Why do Central European nationalists love Israel?

Hungarian Prime Minister Orban and Israeli Prime Minister Netanyahu attend a news conference in Budapest

Periods of major political transformation have never been particularly easy for Jews, and the current moment is no exception. Anti-Semitism is ascendant in Europe and many fear that the resurgence of nationalism will exacerbate it.

But there is a twist: anti-Semitism’s rise in Europe is being accompanied by a growing fascination among Europe’s hard right with Israel and, in particular, its prime minister, Benjamin Netanyahu. This captivation is particularly acute among the governing national populist parties in Central Europe, a region where anti-Semitism has historically found fertile ground.

Central European leaders view Mr. Netanyahu as a close ally. Last year, the Visegrad Group, an organisation for cooperation between Central European countries, announced plans to hold a meeting in Israel — its first outside of Europe. That plan was ultimately foiled by a spat between Poland and Israel over the Holocaust, but the symbolism was nonetheless significant and leaders from the three remaining Visegrad Group countries — Hungary, the Czech Republic and Slovakia — went to Israel. For his part, Mr. Netanyahu has cultivated relationships with Central European populist leaders. He called Viktor Orban a ‘true friend of Israel’ at the same time that prominent members of the Jewish community in Budapest were criticizing the Hungarian leader for the anti-Semitic tones of his campaign against George Soros.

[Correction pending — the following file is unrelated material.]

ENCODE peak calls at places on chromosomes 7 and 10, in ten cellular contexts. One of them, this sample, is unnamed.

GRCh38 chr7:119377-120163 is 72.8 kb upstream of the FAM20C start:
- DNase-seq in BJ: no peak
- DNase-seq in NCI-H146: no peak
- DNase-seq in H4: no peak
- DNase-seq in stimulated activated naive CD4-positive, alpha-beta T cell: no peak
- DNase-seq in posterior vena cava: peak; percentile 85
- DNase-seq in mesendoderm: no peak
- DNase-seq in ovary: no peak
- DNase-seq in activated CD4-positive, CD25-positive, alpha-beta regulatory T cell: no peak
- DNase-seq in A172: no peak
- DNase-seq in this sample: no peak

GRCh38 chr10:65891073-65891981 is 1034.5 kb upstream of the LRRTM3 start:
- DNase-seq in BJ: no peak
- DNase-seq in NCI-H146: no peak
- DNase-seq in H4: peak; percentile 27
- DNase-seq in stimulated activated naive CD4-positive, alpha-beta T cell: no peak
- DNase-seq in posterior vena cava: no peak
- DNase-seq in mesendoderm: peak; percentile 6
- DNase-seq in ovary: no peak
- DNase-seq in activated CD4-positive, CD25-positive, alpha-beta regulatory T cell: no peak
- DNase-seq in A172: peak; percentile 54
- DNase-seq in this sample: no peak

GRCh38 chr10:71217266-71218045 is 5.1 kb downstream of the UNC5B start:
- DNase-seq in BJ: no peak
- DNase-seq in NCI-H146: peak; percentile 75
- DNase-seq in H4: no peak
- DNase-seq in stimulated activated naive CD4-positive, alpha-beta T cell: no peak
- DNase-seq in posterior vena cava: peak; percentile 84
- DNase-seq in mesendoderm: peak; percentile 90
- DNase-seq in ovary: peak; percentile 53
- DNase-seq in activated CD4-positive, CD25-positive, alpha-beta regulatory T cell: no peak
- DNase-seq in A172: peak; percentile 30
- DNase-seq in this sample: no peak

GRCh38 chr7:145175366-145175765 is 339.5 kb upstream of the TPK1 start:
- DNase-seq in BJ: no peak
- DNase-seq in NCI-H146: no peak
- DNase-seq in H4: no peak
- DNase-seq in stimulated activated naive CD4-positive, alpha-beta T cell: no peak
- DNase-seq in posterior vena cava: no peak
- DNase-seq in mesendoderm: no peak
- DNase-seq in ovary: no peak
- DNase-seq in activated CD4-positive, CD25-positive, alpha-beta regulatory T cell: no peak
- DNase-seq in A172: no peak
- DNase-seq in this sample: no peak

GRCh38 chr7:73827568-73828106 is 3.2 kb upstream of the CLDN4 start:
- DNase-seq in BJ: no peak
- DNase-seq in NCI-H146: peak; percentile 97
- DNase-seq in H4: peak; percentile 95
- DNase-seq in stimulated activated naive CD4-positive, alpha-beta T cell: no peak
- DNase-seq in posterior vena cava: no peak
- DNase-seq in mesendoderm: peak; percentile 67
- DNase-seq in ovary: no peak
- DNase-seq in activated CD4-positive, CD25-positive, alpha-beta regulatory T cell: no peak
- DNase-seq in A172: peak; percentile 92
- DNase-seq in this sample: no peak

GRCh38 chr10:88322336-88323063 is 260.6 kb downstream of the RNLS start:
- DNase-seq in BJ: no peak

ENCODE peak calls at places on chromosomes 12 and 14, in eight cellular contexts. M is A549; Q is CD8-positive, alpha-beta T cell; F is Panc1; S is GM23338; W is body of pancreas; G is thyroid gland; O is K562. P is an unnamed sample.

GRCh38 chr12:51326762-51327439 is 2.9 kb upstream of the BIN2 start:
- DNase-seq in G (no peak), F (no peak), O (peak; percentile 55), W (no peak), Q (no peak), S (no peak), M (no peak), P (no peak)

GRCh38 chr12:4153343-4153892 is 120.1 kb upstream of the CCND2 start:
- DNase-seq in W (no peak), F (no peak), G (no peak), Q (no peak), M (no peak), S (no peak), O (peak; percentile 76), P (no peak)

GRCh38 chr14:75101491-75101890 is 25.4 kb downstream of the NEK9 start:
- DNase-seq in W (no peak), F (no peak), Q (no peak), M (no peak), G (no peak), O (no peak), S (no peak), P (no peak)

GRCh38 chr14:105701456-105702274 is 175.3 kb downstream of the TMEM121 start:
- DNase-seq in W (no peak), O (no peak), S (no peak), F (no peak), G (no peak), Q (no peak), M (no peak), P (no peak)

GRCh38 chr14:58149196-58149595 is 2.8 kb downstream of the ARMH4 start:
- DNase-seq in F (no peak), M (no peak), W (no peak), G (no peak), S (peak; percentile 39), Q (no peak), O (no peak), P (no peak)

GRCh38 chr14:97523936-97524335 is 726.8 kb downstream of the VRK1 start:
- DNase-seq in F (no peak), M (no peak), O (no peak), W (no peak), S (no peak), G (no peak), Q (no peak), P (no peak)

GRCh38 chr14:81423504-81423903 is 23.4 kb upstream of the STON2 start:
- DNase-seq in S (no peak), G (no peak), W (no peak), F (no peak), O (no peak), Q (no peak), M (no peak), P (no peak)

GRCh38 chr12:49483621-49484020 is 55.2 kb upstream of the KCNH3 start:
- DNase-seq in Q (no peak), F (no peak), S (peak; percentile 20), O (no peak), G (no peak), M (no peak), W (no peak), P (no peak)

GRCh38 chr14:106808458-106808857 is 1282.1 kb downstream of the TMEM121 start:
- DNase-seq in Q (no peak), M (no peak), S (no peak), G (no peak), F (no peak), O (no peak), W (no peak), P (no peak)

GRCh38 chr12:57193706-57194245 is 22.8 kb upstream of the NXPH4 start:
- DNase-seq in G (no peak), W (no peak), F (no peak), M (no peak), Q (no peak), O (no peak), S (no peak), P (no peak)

Why are Central European populists attracted to Mr. Netanyahu’s Israel in the way that Western European leftists of the 1960s and ’70s were once mesmerized by Fidel Castro’s Cuba?

Israel’s Eastern European politics

Undeniably, there is realpolitik here. Israel is a rational actor and like any rational actor, it wants allies. Mr Netanyahu sees in the governments of Central Europe potential defenders within the European Union who could help dampen pressure from Brussels over Israel’s checkered human rights record. To that end, he has frequently visited the region. His efforts have been repaid: The Czech Republic, Hungary and Romania recently blocked a European Union statement criticising the United States over its plan to move its embassy in Israel to Jerusalem.

For Central European governments, a special relationship with Israel is a way to benefit from Israel’s dynamic economy and cosy up to President Trump and his pro-Israel administration. It is widely believed in the region that in order for a leader of a small Central European country to get an invitation to visit the White House, he should either buy a lot of American military equipment or Mr Netanyahu should lobby for the visit.

But the populist alliance with Israel is…

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